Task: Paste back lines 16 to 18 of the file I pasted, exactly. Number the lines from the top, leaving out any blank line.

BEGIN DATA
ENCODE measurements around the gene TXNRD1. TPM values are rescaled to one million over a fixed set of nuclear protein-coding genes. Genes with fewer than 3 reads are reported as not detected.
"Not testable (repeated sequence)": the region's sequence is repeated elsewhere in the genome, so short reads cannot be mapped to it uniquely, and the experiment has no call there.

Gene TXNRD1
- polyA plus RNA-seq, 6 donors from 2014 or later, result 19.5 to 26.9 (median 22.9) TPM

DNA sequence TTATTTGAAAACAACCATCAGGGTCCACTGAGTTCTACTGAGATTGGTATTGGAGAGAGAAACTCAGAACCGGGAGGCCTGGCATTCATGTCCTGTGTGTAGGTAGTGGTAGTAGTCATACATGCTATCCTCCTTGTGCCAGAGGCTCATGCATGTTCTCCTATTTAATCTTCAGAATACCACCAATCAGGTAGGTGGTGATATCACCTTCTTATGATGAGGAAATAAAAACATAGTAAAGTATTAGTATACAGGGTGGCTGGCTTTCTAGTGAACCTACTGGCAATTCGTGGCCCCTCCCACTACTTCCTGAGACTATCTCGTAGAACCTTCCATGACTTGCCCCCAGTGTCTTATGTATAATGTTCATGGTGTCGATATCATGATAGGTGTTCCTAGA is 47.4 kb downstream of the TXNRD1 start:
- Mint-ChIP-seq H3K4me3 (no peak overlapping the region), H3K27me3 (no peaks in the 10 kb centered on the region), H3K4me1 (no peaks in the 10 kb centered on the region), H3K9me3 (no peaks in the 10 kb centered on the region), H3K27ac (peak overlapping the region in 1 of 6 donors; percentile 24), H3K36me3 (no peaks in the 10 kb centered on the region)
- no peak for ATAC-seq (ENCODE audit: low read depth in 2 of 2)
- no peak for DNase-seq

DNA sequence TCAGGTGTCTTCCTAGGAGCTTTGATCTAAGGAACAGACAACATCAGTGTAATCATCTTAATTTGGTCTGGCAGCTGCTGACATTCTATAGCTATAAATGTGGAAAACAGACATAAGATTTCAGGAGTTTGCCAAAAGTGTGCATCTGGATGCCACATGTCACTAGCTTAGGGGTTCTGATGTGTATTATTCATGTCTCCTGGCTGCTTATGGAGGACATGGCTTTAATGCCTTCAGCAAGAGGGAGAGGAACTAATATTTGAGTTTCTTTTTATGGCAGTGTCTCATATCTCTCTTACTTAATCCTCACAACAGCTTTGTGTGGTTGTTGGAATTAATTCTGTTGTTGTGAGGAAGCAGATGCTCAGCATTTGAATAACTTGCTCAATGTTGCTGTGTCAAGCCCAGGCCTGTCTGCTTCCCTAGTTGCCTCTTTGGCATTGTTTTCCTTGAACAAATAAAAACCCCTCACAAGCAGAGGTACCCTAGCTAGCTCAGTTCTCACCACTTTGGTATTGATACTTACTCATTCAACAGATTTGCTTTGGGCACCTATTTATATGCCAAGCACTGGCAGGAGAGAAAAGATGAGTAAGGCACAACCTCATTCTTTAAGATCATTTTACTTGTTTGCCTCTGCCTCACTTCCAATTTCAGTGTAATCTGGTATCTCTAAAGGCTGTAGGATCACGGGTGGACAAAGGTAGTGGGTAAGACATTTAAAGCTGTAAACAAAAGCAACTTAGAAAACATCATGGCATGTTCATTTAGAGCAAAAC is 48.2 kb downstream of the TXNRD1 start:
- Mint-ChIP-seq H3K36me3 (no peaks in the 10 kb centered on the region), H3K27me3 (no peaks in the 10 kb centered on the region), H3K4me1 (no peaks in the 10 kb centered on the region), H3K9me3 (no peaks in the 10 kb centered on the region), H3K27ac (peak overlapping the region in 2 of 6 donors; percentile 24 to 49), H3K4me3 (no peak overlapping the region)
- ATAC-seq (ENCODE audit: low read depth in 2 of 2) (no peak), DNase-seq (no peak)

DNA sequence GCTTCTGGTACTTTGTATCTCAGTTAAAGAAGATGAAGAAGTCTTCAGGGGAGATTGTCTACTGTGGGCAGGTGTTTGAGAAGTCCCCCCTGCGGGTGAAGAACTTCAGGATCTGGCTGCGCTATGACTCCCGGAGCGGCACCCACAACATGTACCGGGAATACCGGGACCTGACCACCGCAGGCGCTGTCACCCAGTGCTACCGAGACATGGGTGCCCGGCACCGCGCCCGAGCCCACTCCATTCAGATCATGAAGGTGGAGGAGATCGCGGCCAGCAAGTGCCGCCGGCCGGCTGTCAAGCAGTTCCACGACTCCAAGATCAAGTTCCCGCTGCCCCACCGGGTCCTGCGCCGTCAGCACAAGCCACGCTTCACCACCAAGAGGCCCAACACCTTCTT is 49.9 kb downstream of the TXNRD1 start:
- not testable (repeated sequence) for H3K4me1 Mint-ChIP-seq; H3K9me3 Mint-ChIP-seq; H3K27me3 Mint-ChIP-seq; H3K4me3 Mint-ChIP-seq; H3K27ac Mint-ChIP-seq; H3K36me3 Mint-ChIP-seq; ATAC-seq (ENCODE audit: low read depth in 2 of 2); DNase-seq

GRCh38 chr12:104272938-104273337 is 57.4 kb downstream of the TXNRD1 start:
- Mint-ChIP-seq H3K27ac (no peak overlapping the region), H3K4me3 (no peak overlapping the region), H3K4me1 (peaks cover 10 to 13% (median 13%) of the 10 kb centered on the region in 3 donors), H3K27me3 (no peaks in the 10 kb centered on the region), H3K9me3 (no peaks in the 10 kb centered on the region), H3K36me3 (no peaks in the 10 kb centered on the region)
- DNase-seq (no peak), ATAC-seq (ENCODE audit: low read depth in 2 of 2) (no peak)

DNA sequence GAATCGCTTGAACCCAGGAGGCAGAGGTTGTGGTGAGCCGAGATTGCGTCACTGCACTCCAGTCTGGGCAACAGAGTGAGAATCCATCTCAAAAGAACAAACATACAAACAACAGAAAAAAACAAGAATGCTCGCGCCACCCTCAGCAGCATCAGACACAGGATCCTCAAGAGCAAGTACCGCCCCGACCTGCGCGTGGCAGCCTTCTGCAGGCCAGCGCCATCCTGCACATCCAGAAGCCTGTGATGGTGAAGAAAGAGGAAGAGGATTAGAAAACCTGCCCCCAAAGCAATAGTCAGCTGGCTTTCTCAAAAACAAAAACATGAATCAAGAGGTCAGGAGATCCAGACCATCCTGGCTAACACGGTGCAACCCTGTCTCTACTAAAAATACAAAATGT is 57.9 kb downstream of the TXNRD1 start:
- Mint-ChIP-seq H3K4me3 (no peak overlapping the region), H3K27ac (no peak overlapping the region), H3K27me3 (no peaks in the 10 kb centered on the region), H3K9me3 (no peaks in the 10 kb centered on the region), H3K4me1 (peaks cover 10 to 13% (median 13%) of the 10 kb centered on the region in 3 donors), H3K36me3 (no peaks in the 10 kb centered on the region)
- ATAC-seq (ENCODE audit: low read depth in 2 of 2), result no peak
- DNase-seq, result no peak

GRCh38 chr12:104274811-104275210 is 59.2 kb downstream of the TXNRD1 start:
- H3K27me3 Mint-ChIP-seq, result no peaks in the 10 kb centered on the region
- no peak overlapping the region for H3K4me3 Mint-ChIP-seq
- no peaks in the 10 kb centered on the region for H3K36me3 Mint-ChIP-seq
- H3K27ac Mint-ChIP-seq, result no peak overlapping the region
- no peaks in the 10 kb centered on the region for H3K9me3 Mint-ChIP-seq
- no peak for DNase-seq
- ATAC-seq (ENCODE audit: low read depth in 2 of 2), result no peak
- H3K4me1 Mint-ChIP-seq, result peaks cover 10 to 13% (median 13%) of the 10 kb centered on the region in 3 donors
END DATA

- DNase-seq (no peak), ATAC-seq (ENCODE audit: low read depth in 2 of 2) (no peak)

DNA sequence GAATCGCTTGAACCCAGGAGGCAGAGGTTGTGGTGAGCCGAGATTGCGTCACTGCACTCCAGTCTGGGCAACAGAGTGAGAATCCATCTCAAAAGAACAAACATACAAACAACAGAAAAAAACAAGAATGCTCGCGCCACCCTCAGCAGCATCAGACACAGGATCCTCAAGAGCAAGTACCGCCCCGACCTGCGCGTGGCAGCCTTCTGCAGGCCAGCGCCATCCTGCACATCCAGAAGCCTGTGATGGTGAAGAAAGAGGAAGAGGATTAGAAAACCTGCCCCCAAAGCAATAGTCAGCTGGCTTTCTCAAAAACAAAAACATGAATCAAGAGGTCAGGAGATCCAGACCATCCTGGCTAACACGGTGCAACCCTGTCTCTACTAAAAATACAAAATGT is 57.9 kb downstream of the TXNRD1 start:
- Mint-ChIP-seq H3K4me3 (no peak overlapping the region), H3K27ac (no peak overlapping the region), H3K27me3 (no peaks in the 10 kb centered on the region), H3K9me3 (no peaks in the 10 kb centered on the region), H3K4me1 (peaks cover 10 to 13% (median 13%) of the 10 kb centered on the region in 3 donors), H3K36me3 (no peaks in the 10 kb centered on the region)